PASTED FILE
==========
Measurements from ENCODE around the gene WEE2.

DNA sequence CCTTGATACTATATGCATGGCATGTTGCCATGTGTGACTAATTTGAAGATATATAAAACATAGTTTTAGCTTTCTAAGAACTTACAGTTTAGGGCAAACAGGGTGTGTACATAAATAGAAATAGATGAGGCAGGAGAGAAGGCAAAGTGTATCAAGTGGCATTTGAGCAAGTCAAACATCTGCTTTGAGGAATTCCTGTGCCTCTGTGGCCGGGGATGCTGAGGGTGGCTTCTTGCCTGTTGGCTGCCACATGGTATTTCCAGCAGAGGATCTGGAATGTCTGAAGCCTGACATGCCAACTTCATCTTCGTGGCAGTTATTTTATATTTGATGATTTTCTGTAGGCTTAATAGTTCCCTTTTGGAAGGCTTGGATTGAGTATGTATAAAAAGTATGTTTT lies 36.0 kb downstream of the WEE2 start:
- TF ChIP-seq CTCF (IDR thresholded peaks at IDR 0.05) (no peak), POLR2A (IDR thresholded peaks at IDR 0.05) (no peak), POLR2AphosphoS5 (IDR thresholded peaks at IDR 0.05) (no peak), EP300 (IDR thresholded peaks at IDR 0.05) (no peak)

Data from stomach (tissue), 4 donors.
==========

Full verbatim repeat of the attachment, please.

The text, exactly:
Measurements from ENCODE around the gene WEE2.

DNA sequence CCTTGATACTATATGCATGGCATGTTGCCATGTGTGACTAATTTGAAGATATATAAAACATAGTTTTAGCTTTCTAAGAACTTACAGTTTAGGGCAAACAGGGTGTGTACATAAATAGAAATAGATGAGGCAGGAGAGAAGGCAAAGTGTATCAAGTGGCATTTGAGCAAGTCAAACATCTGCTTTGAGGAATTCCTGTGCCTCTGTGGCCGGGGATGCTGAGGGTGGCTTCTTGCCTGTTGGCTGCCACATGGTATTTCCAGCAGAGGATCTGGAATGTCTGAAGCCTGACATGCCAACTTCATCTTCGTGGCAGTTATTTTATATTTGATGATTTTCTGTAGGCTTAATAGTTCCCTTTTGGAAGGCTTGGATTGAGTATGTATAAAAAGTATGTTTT lies 36.0 kb downstream of the WEE2 start:
- TF ChIP-seq CTCF (IDR thresholded peaks at IDR 0.05) (no peak), POLR2A (IDR thresholded peaks at IDR 0.05) (no peak), POLR2AphosphoS5 (IDR thresholded peaks at IDR 0.05) (no peak), EP300 (IDR thresholded peaks at IDR 0.05) (no peak)

Data from stomach (tissue), 4 donors.